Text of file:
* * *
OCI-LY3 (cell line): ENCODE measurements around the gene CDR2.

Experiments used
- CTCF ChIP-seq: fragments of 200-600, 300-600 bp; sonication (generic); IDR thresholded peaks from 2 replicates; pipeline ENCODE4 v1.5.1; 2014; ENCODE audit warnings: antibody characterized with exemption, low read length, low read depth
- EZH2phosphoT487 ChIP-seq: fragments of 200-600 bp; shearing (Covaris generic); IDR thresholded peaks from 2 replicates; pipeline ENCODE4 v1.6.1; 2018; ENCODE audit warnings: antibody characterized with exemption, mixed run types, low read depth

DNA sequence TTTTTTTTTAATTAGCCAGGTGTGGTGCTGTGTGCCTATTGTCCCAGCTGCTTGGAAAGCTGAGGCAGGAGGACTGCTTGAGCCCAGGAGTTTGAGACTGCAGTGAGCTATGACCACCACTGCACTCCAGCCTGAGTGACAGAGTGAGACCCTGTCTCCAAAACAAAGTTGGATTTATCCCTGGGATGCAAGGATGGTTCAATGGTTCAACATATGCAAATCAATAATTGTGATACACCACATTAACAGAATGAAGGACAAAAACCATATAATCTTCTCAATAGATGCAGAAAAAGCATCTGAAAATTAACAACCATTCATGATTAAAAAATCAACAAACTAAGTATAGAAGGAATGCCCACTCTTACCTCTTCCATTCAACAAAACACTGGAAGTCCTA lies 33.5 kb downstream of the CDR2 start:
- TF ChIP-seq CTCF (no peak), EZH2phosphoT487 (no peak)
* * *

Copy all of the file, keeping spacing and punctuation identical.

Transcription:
OCI-LY3 (cell line): ENCODE measurements around the gene CDR2.

Experiments used
- CTCF ChIP-seq: fragments of 200-600, 300-600 bp; sonication (generic); IDR thresholded peaks from 2 replicates; pipeline ENCODE4 v1.5.1; 2014; ENCODE audit warnings: antibody characterized with exemption, low read length, low read depth
- EZH2phosphoT487 ChIP-seq: fragments of 200-600 bp; shearing (Covaris generic); IDR thresholded peaks from 2 replicates; pipeline ENCODE4 v1.6.1; 2018; ENCODE audit warnings: antibody characterized with exemption, mixed run types, low read depth

DNA sequence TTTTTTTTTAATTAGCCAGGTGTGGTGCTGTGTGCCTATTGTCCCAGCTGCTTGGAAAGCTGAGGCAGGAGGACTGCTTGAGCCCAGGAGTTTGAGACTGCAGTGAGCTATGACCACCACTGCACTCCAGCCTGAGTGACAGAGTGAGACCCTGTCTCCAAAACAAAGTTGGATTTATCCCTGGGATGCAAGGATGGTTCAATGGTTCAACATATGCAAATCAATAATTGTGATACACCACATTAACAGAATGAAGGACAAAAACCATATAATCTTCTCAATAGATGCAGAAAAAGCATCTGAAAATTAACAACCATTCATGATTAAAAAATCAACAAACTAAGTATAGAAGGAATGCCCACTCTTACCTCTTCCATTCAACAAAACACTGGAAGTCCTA lies 33.5 kb downstream of the CDR2 start:
- TF ChIP-seq CTCF (no peak), EZH2phosphoT487 (no peak)